Altered blood lipids predict risk of myocardial infarction and myocardial infarction is the leading cause of death worldwide.
Both blood lipid levels and myocardial infarction are heritable phenotypes. The genes underlying the variability in blood lipids and risk of myocardial infarction are largely unknown. Genes validated in the human population to relate to blood lipids and to risk of myocardial infarction may provide novel diagnostics and new therapeutic targets. My laboratory seeks to define the genetic basis for blood lipids (high-density lipoprotein cholesterol, low-density lipoprotein cholesterol, and triglycerides) and myocardial infarction (MI). We are focused on three goals:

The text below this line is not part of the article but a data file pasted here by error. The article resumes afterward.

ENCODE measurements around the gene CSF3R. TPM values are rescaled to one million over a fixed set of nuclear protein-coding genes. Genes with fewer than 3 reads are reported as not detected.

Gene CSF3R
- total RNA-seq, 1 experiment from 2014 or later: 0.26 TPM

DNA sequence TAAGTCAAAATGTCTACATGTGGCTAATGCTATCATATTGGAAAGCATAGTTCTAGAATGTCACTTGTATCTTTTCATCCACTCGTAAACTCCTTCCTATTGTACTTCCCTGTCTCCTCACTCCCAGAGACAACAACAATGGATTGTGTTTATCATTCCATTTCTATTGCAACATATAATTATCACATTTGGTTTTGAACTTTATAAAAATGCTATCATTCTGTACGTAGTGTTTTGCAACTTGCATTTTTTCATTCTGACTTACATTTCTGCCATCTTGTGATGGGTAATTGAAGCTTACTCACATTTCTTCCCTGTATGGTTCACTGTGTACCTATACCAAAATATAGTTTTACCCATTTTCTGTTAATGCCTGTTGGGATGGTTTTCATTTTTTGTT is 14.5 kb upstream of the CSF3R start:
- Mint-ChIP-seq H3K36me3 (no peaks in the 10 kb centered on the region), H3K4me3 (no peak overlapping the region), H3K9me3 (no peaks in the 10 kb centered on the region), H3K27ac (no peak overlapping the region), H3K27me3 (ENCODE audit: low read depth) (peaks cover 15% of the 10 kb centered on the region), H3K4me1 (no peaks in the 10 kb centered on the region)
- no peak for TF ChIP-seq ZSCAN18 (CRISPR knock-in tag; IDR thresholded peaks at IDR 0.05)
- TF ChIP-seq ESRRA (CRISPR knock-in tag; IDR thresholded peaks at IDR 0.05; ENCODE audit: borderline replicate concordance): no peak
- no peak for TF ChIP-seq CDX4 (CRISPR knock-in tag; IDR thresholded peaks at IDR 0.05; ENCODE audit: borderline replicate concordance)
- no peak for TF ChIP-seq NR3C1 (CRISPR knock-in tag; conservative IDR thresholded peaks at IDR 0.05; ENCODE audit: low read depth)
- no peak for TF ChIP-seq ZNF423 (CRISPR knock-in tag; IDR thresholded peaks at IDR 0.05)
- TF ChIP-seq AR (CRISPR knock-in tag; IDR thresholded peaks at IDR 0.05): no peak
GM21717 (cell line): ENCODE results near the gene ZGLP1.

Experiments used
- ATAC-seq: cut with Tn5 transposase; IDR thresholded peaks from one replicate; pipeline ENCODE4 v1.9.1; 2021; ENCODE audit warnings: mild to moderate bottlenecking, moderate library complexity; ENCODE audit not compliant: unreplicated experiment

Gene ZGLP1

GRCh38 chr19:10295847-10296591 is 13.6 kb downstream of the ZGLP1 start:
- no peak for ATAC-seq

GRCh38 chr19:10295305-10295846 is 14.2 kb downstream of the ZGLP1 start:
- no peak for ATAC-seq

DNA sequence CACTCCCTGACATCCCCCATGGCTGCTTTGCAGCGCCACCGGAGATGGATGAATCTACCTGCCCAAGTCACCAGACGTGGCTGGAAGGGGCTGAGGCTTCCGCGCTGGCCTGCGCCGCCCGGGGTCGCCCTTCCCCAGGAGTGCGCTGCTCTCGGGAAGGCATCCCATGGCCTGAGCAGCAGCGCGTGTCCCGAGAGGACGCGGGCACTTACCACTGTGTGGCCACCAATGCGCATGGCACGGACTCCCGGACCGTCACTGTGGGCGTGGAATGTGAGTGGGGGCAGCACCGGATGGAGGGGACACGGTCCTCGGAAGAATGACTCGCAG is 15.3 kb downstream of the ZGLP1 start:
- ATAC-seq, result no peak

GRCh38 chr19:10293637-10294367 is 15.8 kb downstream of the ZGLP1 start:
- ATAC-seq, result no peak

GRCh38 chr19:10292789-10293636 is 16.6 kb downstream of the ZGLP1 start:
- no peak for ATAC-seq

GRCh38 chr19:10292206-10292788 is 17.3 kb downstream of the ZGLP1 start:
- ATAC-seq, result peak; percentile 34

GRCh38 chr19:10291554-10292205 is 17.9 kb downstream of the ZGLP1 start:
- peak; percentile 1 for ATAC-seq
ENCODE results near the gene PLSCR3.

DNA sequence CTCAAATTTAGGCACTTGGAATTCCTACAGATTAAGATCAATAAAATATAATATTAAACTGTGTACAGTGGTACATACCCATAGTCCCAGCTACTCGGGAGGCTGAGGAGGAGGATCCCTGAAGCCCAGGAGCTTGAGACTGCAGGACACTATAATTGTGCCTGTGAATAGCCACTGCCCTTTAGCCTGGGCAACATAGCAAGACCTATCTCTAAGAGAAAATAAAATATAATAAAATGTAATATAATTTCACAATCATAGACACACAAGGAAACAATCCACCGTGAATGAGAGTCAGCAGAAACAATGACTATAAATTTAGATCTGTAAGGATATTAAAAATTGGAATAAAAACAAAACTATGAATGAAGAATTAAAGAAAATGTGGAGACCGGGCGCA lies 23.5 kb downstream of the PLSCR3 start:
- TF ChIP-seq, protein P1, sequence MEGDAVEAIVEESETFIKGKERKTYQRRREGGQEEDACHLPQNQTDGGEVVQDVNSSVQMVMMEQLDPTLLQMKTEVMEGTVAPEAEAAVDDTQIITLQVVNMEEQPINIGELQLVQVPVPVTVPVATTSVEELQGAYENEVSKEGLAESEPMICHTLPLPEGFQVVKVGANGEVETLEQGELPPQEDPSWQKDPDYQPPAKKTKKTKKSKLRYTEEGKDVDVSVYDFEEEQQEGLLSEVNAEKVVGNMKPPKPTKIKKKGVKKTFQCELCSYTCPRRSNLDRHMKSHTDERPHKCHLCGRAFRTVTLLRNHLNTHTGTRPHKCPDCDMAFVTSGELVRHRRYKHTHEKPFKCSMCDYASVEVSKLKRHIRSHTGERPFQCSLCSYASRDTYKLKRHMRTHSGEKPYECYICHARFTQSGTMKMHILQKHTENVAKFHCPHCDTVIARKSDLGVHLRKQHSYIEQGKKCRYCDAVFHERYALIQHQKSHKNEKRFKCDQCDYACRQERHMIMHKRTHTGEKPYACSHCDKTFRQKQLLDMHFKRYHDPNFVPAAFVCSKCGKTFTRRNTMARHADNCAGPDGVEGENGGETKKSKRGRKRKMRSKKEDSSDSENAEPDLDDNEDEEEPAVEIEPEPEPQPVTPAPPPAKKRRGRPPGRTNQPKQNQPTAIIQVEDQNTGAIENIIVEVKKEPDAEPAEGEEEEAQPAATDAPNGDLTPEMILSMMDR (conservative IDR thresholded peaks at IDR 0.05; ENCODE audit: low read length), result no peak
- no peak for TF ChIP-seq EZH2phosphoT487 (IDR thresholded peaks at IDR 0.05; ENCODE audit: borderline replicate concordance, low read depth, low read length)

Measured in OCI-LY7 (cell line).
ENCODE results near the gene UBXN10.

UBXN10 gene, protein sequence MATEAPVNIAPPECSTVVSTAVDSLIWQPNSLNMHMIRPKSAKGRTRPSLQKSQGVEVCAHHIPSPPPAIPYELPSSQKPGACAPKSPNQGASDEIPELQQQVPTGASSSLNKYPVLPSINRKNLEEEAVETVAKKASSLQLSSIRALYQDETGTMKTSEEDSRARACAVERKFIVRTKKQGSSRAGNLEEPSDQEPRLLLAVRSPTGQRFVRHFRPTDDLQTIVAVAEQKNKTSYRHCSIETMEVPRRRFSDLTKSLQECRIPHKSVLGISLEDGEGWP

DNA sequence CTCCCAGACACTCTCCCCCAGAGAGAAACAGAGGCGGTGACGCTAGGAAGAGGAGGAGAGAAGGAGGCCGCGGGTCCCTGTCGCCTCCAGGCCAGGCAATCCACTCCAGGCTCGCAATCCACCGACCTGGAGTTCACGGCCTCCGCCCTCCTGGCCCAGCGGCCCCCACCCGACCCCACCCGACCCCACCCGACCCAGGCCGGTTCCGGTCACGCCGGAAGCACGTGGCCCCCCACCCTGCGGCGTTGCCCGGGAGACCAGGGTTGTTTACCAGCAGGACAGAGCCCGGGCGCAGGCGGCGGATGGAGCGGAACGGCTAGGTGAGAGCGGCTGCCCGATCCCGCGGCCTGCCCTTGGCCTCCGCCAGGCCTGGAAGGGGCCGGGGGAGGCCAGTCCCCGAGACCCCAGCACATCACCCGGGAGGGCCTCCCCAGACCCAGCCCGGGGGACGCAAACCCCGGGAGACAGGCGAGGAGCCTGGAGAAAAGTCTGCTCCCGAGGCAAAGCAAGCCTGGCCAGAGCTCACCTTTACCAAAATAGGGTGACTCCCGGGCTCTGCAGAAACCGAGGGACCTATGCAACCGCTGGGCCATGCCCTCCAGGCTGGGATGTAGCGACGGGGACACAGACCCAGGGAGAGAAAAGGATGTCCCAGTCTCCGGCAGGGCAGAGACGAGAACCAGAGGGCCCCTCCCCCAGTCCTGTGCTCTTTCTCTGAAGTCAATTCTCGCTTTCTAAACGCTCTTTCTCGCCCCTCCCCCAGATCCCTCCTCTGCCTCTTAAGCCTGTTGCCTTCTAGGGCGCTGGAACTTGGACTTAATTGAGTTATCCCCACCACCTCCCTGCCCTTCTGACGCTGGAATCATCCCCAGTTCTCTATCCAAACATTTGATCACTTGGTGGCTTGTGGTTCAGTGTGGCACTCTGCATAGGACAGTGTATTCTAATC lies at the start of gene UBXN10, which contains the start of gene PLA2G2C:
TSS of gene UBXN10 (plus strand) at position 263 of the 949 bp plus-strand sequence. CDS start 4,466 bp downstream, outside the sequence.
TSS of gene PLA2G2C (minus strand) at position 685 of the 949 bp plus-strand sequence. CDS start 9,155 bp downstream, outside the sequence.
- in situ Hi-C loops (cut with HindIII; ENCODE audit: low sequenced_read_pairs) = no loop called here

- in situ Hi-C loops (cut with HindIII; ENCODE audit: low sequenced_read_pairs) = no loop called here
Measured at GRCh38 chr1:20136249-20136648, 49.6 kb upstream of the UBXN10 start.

1) mapping of genetic loci related to lipids and/or myocardial infarction and identifying the causal variants and genes
2) developing a molecular understanding of how the causal variants and genes lead to phenotype
3) applying genetic and functional insights to improve preventive cardiac care.
To address the above goals, my laboratory uses a variety of research methodologies and reagants including population genetics, large patient sample collections, genetic association, functional analysis in model organisms, and genetic studies in clinical trials and prospective cohort studies.